Having spent rather too much of the night in pain with an abscess under a tooth, for which my dentist prescribed an antibiotic yesterday that only seems to be taking effect right now, I am not full of my usual enthusiasm for early morning writing. I hope you will, then, excuse some brevity.
I did, however, think that there was something to note from my situation. The tooth in question has been a recurring pain in an otherwise relatively easy dental history. Just about everything bar removing it, which I remain reluctant to do, has been tried and I just live with the knowledge that every now and again a flare up of this sort is going to happen, as it has, once more. Am I being a wimp for not facing the inevitable fact that one say it and I will probably have to part company after an occasionally fraught relationship lasting decades? Or is it just the unknown of what happens thereafter that uncharacteristically leaves me prevaricating and living with occasional pain?
My thought is that isn’t the countries relationship with the Tories much the same? Decades of experience shows that they are annoying, an occasional profound pain, and in need of being cleansed by a dose of resignations, expulsions and reformations every now and again. And yet they survive largely because those of a certain age - and this is now, undoubtedly, an age thing - just can’t face getting rid of what they know to be basically rotten within them.
The fear is, what else is there? We know of Farage’s ability to fill a void, and rightly despise it.
At the same time we know that there is that terribly safe, older, personal wealth orientated (and sod the consequences for the children, even if they are their own) group in society who need political representation. As do those who see their interests as aligned with those of business ownership also want to be represented. But what we now know is that neither is having their voice heard.
The current Tory party is in no way helping business.
Brexit has profoundly failed in the promise it made to many older people who voted for it, and again age was an issue here.
And these people are not extremists. I don’t share their small c conservatism, but that is what they are and nothing about the modern Conservative Party is remotely like that. The behaviour of Johnson would appear to appall many of them, as it does those who were never enamoured with him.
In this case the rottenness appears to have reached the stage where removal is required. The Conservative Party as it now is would appear to be beyond redemption, being populated now by people who challenge each other in their stupidity and brazen support for unforgivable lawlessness that borders on depravity.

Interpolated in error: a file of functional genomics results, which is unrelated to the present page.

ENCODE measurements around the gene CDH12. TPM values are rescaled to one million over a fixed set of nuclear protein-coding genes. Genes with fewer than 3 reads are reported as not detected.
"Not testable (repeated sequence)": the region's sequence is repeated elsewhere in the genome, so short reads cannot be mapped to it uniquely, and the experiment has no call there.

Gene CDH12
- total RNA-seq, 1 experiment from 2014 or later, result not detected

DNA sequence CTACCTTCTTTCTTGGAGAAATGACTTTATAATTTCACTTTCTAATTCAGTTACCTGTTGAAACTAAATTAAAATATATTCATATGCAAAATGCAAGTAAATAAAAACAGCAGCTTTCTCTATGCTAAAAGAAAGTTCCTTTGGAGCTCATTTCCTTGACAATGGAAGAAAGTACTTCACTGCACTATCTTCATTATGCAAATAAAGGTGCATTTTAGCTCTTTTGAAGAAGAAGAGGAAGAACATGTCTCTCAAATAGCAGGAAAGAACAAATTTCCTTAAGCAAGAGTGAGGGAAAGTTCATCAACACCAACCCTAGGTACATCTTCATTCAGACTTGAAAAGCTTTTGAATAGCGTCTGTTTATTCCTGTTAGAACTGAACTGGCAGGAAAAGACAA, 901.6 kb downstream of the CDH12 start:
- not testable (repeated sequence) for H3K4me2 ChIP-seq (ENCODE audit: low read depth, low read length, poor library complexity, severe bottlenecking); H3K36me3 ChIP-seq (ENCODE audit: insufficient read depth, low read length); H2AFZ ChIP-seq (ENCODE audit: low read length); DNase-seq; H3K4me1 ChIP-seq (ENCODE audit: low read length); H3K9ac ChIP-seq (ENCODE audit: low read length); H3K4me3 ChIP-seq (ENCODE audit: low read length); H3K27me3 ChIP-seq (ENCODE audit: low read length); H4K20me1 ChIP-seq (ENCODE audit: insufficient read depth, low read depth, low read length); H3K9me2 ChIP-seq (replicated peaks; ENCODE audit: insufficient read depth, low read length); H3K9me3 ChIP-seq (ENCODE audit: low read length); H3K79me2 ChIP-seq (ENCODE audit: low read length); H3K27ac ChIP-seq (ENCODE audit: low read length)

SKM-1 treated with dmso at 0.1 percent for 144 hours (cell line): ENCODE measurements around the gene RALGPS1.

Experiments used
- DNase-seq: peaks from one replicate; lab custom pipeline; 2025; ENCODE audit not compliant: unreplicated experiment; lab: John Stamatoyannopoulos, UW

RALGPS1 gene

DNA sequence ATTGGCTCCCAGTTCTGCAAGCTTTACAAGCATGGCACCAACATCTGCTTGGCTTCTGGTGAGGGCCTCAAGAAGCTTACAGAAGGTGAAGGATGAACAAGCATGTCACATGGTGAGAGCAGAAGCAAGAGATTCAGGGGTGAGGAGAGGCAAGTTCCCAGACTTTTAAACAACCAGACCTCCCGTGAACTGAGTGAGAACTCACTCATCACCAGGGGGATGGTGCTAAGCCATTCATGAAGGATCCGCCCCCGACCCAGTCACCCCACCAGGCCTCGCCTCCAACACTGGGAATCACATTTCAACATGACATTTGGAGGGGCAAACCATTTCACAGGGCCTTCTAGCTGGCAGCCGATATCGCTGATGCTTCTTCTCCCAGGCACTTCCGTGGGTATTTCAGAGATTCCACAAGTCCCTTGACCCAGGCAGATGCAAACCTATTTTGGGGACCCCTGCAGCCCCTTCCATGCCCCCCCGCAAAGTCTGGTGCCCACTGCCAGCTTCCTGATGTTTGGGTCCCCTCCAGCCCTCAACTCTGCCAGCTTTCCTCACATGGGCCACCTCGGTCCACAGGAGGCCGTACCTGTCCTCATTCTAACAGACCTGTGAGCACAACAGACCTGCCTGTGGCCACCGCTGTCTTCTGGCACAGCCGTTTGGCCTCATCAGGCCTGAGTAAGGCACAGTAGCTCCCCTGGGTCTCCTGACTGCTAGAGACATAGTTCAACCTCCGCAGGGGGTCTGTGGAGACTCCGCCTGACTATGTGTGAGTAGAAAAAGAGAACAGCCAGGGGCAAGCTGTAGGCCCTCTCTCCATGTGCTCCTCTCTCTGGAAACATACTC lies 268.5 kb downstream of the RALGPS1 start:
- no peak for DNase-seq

The left often thinks it needs a new party, whether to the left or right of Labour, to whose carcass both sides still cling, which is why change will not happen. But there is a need for renewal on the right as well if our democracy is to be meaningful. A party for those who supported Rory Stewart, Dominic Grieve and David Gauke, if you like. I don’t, but at least I can respect them, which I struggle to say about almost any current Tory MP.
But this requires those of that wing to embrace democracy, PR, genuine reform and the need to cooperate to deliver it.
I am a democrat. That requires that the right wing be present in debate. I desire their presence, if only to have the pleasure of seeing them beaten. What I do not want any longer is the rotten neo-fascist party the Tories have become.
The problem for the Tories is getting rid of Johnson now changes little or nothing. My antibiotic may well save my tooth for a while longer. A new Tory leader cannot, I suspect, do the sane trick for the Conservatives. The Party is now rotten to its core. It needs to be removed from the body politic because it is no longer democratic, law abiding, or willing to partake in our unwritten constitutional arrangements, which it perpetually abuses.
However, it can’t go until enough people on the right think they have an alternative, which for many the LibDems and Labour are not, maybe one election apart.
So are there people of courage to rid us of the Tory rottenness? It is one of the many questions needing answers now within politics if the malign influence of populism is to be curtailed. The stakes are high. The survival of our democracy might well depend on this happening.